Sufficiently warmed-up, we headed from the Ale House to Beerfest proper, which basically entailed walking up a flight of stairs. The space was great; open and easy to navigate. The show had a distinctly classy vibe, due in part to the presence of members of Atlantic Cirque. Initially confused by the silver people slowly walking around, we were later impressed by their contortion skills... and fire breathing. (Seriously. See below.) While the beer on hand was definitely entertainment enough, the Cirque performers added an interesting and memorable touch.

Thankfully, they weren't part of a Coors Light advertisement.

The Human Torch was denied a bank loan.

High quality food was in abundance, which was definitely a good thing, though we were too full from boar poutine and Ale House fare to really benefit. Lesson learned for next year: go hungry! Initially, we thought that handing out sampling glasses that were actually made of glass may have been a questionable decision, but in the end, there were very few dropped glasses. When accidents did happen, a university meal hall-esque cheer generally arose, to the enjoyment of all except for the dropee, who was suddenly the centre of unwanted attention.

One aspect of the event that really stood out was the presence of three cask ales, brought by Moosehead, Pump House, and Picaroon's. We had tried the Moosehead Cask Ale earlier, but were eager to try the other two, which were both IPAs. The Pump House Cask IPA was in-your-face bitter, seeming like they upped their hop quota significantly for the occasion. It was a palate wrecker, but definitely worth trying. The tapping of the cask itself evolved into quite the spectacle, with a special guest from Ducks Unlimited essentially bashing the spigot repeatedly with a wooden mallet, much to the delight of the gathered crowd.

Tapping a cask, bending the laws of space and time.
Standard Saturday night.

Our favourite, though, was the Picaroon's Cask Yippee IPA. It was fantastic. Dry hopping with Comet hops for 30 days gave the beer a great citrus aroma. It was quite bitter, but still in balance with the malt flavours. The extensive period of dry hopping also imparted a resiny flavour, which added another enjoyable taste dimension to the beer. We had the opportunity to meet and chat with Picaroon's brew master, Andrew, who impressed us both with his brewing knowledge and his Machete-like texting skills. We were very happy to see the Cask Yippee IPA take second place in the peoples' choice voting!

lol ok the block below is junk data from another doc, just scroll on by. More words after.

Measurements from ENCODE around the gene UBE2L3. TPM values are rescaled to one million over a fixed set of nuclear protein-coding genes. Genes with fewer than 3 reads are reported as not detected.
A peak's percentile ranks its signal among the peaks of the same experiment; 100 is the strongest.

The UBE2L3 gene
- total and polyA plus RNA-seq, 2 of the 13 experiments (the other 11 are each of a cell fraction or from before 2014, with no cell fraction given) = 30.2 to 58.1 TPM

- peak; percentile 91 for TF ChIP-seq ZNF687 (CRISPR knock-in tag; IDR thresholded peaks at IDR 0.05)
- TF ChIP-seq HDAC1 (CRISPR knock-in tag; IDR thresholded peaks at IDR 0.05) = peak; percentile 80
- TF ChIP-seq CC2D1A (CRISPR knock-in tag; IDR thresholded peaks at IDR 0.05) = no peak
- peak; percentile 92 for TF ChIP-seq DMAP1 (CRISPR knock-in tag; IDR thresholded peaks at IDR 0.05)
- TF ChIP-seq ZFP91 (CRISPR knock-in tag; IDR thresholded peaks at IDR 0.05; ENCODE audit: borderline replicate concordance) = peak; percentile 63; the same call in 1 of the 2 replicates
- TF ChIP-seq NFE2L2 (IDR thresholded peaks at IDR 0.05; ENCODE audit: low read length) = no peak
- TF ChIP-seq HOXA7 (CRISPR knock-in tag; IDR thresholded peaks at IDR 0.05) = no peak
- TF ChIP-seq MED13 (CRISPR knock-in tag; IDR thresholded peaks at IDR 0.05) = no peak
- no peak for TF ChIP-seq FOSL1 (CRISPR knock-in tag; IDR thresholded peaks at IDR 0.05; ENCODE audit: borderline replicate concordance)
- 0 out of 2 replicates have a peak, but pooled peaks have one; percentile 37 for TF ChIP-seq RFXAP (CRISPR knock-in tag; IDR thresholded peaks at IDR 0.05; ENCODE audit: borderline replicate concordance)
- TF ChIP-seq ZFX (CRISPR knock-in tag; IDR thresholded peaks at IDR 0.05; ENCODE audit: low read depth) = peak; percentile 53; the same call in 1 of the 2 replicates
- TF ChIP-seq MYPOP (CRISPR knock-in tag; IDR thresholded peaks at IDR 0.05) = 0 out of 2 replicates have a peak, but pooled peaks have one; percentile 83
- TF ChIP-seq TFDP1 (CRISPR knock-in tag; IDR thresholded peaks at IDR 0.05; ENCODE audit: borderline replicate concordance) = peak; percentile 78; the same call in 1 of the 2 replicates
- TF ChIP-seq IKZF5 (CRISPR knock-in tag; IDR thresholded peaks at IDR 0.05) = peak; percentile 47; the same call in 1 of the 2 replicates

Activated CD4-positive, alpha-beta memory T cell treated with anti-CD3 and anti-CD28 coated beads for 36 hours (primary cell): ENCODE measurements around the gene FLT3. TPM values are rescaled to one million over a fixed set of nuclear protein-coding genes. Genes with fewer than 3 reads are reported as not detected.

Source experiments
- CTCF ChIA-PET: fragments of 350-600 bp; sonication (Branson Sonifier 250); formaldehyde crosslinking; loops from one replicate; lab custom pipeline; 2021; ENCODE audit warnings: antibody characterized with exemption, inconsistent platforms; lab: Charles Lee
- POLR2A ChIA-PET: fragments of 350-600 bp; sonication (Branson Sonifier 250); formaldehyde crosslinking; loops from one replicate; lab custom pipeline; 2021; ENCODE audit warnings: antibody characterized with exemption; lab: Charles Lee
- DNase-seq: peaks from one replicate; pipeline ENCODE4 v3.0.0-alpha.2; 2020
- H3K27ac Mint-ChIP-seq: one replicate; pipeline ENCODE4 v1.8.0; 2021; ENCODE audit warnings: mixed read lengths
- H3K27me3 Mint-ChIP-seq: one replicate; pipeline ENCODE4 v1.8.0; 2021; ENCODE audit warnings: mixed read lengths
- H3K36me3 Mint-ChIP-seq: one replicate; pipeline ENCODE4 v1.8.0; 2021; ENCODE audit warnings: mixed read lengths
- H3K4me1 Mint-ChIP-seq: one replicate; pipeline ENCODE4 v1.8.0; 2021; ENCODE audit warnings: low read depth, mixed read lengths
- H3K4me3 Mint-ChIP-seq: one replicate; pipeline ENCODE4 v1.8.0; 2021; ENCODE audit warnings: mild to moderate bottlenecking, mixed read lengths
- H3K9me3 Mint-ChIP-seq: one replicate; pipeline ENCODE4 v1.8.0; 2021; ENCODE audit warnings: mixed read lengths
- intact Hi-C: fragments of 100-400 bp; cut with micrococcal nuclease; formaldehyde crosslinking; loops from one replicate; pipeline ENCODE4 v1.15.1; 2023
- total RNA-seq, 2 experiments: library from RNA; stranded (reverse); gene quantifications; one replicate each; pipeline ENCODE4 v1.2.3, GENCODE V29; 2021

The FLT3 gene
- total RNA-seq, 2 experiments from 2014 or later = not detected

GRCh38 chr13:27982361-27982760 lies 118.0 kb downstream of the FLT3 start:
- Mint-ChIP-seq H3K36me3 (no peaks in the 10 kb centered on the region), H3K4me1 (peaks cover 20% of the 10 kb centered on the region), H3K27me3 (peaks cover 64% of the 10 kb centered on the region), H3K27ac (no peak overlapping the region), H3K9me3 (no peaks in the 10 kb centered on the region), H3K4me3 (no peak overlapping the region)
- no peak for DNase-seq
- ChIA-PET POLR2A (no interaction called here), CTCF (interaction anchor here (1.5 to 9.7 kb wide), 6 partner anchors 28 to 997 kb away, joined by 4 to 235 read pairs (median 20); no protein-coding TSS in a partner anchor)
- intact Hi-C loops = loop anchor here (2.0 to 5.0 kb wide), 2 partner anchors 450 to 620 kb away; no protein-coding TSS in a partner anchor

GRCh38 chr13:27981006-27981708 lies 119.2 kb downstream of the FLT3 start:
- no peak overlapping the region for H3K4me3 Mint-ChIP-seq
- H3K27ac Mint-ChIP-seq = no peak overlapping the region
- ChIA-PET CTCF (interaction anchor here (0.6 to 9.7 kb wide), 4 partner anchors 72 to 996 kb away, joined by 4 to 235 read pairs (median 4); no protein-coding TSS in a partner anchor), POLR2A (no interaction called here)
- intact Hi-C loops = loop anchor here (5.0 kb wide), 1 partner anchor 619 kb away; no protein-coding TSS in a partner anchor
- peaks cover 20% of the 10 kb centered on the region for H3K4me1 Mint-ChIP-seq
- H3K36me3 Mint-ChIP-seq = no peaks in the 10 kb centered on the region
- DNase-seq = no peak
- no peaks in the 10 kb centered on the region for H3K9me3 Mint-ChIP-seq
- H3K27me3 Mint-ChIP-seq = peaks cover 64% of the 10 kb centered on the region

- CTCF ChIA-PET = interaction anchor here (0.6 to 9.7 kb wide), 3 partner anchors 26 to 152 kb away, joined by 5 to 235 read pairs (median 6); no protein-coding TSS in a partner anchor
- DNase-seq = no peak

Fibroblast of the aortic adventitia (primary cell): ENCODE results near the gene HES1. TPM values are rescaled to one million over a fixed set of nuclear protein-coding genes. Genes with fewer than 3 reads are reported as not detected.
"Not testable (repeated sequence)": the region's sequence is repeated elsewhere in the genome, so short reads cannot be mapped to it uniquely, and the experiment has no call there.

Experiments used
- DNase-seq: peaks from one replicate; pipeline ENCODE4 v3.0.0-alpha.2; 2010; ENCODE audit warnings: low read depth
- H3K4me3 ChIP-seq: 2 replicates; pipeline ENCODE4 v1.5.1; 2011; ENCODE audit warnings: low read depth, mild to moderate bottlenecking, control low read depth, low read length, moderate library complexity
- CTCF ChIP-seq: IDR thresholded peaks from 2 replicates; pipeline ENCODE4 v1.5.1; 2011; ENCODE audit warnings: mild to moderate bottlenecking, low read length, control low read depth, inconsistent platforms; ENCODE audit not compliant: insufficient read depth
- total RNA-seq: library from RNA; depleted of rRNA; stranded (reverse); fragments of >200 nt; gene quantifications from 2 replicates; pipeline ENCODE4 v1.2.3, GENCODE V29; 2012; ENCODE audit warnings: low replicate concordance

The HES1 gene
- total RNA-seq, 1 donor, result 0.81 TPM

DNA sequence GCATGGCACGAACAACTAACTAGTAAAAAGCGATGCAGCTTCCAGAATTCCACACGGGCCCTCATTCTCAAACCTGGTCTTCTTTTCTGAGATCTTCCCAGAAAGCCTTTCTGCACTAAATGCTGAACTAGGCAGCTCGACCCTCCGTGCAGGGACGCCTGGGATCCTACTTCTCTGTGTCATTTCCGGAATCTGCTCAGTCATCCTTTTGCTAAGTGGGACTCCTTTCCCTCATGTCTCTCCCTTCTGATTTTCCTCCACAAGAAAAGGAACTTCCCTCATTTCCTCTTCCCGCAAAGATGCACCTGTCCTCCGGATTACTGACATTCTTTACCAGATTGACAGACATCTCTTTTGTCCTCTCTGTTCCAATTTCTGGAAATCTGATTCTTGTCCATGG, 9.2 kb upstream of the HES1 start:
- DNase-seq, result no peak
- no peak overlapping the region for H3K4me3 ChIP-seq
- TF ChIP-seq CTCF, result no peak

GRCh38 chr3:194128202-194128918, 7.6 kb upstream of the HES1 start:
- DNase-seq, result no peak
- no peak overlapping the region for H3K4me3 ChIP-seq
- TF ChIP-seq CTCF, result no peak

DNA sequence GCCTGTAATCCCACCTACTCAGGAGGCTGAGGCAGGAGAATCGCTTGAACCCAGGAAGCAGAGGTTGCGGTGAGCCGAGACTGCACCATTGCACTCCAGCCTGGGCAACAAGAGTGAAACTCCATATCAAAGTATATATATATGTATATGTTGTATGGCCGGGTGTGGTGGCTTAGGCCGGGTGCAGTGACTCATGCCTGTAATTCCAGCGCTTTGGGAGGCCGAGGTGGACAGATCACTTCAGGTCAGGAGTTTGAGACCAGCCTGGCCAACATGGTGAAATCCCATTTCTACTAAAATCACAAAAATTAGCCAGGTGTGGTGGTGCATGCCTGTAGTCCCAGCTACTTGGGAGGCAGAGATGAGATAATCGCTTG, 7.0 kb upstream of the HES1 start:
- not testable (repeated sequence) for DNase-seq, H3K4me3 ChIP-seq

We're still a bit surprised that Saint John-based Big Tide Brewing's IPA won first place. Of the various beers we tried, it ranked among our least favourite. It just tasted... off. Still, we can understand people supporting their home town brand, and congratulate them all the same.

You stay classy, Saint John Beerfest.

All in all, it was a great chance to try some great new beers and meet people from the New Brunswick beer scene. The event was extremely well-organized, and the additions of Cirque performers and a few cask ales really elevated it to a level extremely worthy of a weekend road trip from the Darkside. Here's hoping that Saint John Beerfest becomes an annual fixture on the Atlantic beer festival calendar, and the motivation for more 'excellent adventures' on our part in the future.

1 comment:

  1. Excellent post, boys. I was VERY happy to taste your Magnitude IPA, reminded me of a tasting Motorcycle Drive-by.

    Hope there's more posts coming soon!